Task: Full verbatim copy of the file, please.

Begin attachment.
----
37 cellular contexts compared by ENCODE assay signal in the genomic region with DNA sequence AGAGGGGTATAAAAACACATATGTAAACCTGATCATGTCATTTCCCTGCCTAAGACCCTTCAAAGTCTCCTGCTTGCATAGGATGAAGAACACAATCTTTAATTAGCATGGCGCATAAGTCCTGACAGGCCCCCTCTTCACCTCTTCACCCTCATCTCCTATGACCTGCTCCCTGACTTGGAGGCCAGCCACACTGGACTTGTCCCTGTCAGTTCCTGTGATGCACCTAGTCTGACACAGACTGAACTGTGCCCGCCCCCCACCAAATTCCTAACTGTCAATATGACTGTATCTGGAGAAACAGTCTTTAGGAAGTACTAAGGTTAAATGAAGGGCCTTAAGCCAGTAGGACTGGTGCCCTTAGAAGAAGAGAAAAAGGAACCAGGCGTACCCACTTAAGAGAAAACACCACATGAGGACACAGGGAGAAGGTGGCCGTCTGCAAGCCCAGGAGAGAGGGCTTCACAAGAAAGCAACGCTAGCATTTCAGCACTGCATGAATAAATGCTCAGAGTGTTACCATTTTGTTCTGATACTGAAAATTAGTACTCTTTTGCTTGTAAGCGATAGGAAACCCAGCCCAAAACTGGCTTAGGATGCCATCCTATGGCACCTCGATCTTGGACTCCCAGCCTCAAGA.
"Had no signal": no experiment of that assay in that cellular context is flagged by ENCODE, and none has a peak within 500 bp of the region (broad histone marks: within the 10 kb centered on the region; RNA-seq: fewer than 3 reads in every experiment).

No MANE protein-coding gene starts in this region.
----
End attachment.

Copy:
37 cellular contexts compared by ENCODE assay signal in the genomic region with DNA sequence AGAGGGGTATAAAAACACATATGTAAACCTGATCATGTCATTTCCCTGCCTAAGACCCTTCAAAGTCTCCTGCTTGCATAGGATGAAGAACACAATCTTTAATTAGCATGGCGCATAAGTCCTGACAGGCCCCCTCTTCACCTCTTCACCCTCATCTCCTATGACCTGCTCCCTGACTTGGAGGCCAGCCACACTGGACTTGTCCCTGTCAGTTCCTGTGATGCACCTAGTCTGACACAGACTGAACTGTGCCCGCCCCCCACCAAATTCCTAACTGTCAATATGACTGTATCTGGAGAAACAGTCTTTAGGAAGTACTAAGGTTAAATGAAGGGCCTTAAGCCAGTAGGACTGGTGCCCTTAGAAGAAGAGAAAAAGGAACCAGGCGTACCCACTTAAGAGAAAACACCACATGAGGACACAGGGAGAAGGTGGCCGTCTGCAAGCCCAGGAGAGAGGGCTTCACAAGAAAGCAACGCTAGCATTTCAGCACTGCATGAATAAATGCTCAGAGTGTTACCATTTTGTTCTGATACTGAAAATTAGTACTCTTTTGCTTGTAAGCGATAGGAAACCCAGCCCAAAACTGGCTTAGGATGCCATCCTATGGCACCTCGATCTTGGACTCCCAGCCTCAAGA.
"Had no signal": no experiment of that assay in that cellular context is flagged by ENCODE, and none has a peak within 500 bp of the region (broad histone marks: within the 10 kb centered on the region; RNA-seq: fewer than 3 reads in every experiment).

No MANE protein-coding gene starts in this region.